Friday, April 28, 2000
thanks to Waipahu
The Olympic boxer went homeBy Pat Bigold
to express his appreciation for
all the support he's got
EVER since he qualified for the Olympic boxing team in Mexico last week, Brian Viloria has been walking around with a lump in his throat.
There was his emotional return to Honolulu International Airport Sunday, and the embrace of his parents, Ben and Rosemarie.
There was the immediate deluge of local media requests for chunks of his free time.
There were the countless hugs and kisses from neighbors, relatives and people who just wanted to be able to say they met the 19-year-old Viloria before he left for the Olympics in Sydney.
"People here, I love them to death," said Viloria, Hawaii's first Olympic fighter in 44 years, yesterday. "Even ones you just met, you bond with right away."
Viloria attended the First Communion of his younger sister, Roxanne, on Monday at St. Joseph's Church in Waipahu. Near the end of the Mass, Rev. Joven Junio stunned Viloria by calling him to the altar. He conferred a blessing upon his Olympic quest.
"May God bless you with every heavenly benediction," said Junio. "May He guide you on safe and prosperous paths."
When the priest finished, the congregation erupted.
"It gave me goosebumps to kneel before God and the whole community like that," said Viloria, a devout church-goer.
"He's one of our kids," said Junio, who recalls the days when the world amateur light flyweight champ worked for the Catholic youth ministry.
Viloria was to fly to Connecticut today for a dual meet against Mexico. He already looks like the poised pro he will likely become after Sydney.
While touring his alma mater Waipahu High earlier this week, a counselor asked him to step into a faculty meeting and speak.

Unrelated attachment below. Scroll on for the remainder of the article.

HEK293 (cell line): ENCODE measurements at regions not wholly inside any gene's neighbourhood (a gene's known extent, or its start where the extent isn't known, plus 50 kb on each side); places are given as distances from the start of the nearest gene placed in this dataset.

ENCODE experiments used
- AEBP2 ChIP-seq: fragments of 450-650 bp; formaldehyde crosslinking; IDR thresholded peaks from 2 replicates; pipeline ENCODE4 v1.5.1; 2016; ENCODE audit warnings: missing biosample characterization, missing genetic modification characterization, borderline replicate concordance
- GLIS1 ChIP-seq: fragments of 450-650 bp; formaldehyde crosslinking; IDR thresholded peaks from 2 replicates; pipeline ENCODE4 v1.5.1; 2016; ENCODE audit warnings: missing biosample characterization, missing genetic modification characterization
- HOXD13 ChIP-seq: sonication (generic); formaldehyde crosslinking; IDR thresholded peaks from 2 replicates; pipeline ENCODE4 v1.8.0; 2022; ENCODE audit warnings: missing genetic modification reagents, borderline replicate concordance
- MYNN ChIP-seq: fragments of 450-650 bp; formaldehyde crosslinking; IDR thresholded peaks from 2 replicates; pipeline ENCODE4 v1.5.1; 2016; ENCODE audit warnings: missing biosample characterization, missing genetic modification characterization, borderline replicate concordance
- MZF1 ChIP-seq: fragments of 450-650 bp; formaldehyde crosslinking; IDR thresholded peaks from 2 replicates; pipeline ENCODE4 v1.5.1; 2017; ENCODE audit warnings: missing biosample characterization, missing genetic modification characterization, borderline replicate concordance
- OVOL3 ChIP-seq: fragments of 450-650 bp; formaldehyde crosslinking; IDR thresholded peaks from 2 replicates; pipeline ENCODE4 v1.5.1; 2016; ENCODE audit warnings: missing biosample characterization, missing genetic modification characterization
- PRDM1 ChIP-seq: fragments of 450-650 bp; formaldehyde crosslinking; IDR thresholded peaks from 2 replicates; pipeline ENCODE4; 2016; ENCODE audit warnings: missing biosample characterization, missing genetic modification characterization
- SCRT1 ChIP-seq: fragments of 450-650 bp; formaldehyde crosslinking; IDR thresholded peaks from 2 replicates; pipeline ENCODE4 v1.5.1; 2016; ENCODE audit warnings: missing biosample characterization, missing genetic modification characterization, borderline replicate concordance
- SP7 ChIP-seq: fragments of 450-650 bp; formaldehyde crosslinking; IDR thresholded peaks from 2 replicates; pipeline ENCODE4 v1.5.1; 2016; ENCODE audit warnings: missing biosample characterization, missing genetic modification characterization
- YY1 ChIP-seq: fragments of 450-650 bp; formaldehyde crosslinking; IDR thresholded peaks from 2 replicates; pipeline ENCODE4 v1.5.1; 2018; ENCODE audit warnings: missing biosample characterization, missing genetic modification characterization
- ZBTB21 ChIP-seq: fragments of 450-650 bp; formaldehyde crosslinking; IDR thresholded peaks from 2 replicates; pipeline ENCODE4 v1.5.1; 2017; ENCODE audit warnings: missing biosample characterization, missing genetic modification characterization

"I want to thank everyone here who helped make my dream come true," said Viloria. "The media always says I am from Honolulu, but I always correct them. I tell them I'm from Waipahu. It's my home and it's my backbone.''
It's easy for the 5-foot-3 Viloria to maintain a low profile. In his Boston Red Sox cap, a T-shirt and jeans, he blended right in with the students.
"Alright, Brian!" could be heard throughout the campus.
Boys slapped on the local handshake, wishing him luck in Sydney, and girls hugged him. He even sat with a group outside a classroom and tried his hand with a guitar.
Many of the students he saw were freshmen when Viloria was a senior.
Gladys Pablo-Vaguilar, 17, squeezed and teased Viloria about how he hit her in the chest with an overhand tennis shot a few years ago.
"I chased him with the racket," said Pablo-Vaguilar. "I call Brian my 'short kuya,' which means my short brother."
Viloria's younger brother Gaylord, 17, is a 5-10, 225-pound lineman on the Waipahu football team.
"I used to take his food when we were younger," Gaylord said with a laugh.
Viloria will be back in Hawaii next week to meet more well-wishers.
"These are my roots," he said. "This is Brian Viloria. It's who I am."